Disclosure: This book content takes a hard look at sexual violence and includes (a LOT of) profanity.
It’s official: Fredrich Backman is my new favorite author. At least, of this moment. I would have previously answered that question with great stress and probably landed on JK Rowling. But honestly, she’s my favorite storyteller. I love her world. But Backman’s an author. And by that, I mean the whole package: sentence structure to emotional complexity to character development and exceptional storytelling. I can’t believe I’m reading his work translated (he’s Swedish)—so to quote Kirk’s buddy, “You have not experienced Shakespeare until you have read him in the original Klingon.”
Beartown. Likely wouldn’t have picked it up except for how much I adored A Man Called Ove. I LOVE a good sports movie, but I’m not much for a sports book. Good thing this story about ice hockey players and ice hockey coaches and ice hockey moms from an ice hockey team in an ice hockey rink with an ice hockey team manager is about 10,000 things besides ice hockey.
It’s about families and parenthood and motherhood and marriage and best friends and manhood and dads who leave and moms who leave and rape and raising dogs and accusations and trust and music and little brothers and big sisters and working parents and balancing a career and firearm safety and poverty and bullying and… I’m barely through recapping chapter 1.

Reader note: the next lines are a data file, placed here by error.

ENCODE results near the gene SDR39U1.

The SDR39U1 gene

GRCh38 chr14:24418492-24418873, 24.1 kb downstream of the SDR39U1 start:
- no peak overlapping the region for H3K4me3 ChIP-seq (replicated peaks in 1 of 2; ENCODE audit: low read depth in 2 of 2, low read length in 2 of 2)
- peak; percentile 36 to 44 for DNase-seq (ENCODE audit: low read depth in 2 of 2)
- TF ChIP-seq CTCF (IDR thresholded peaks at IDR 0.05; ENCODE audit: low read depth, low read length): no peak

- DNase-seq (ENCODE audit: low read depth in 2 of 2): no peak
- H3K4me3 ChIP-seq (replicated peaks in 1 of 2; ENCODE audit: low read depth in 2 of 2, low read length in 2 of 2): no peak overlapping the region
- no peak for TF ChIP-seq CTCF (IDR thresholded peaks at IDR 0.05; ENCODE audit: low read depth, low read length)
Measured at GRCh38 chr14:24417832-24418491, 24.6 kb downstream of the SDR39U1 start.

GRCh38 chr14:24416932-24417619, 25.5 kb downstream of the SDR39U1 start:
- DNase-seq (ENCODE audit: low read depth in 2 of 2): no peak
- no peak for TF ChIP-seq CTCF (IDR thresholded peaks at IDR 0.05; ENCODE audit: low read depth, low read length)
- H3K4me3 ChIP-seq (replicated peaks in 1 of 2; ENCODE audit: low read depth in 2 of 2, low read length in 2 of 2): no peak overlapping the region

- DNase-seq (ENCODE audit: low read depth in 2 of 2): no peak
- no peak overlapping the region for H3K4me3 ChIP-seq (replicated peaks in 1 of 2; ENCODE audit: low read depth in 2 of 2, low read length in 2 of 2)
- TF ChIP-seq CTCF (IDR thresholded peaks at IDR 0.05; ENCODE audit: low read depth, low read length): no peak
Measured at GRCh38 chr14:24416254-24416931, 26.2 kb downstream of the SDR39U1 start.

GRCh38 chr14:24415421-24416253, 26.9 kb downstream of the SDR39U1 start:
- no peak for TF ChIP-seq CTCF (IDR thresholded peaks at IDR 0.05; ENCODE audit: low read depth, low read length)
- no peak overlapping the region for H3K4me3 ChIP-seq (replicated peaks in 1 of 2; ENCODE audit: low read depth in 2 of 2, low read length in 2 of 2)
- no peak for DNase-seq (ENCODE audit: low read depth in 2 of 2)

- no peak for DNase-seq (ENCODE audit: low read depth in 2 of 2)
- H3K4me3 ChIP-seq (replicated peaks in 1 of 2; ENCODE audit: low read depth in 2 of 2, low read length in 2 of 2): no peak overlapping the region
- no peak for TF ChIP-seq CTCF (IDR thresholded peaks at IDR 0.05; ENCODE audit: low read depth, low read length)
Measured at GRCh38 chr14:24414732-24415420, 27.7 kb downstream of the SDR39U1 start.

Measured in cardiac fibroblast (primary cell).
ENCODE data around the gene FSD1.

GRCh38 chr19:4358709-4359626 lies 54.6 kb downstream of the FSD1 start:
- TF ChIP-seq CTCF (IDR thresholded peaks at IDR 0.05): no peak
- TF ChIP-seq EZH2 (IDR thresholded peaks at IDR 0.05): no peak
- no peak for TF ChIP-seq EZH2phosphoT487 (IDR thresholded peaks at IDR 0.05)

This book is an emotionally captivating, draining experience while also a hugely rewarding, fulfilling experience. About 10 pages from the end, I though, “There’s no way he can save this. There is no ending here that doesn’t leave me utterly broken.” And then BOOM this guy blows my mind. How he turned it around astounds me. It’s not even like a big twist; it’s the way he can take human emotions and devastation that burns your soul and weave it into something akin to relief. You breathe a sigh as you close the book and hug it to your chest for a while, thankful for being awakened to that kind of possibility.
I know I’m gushing, but it is honestly THAT GOOD. Super difficult topics, though, so fair warning, it’s not like a happy book that you’ll smile through. You’ll laugh SO HARD OUT LOUD every few minutes (because this man is a dialogue genius), but between that you’ll be biting your lip until it bleeds and crying and possibly swearing and punching pillows.
Apparently, there’s a sequel, so trust me, I am all. over. that. as soon as I can be, but for now, I’ve started another of his books with the intriguing title of My Grandmother Asked Me to Tell You She’s Sorry.
I cannot possibly rate this book high enough. If I did ratings, I’d have to pull a WeRateDogs and give it a 12/10.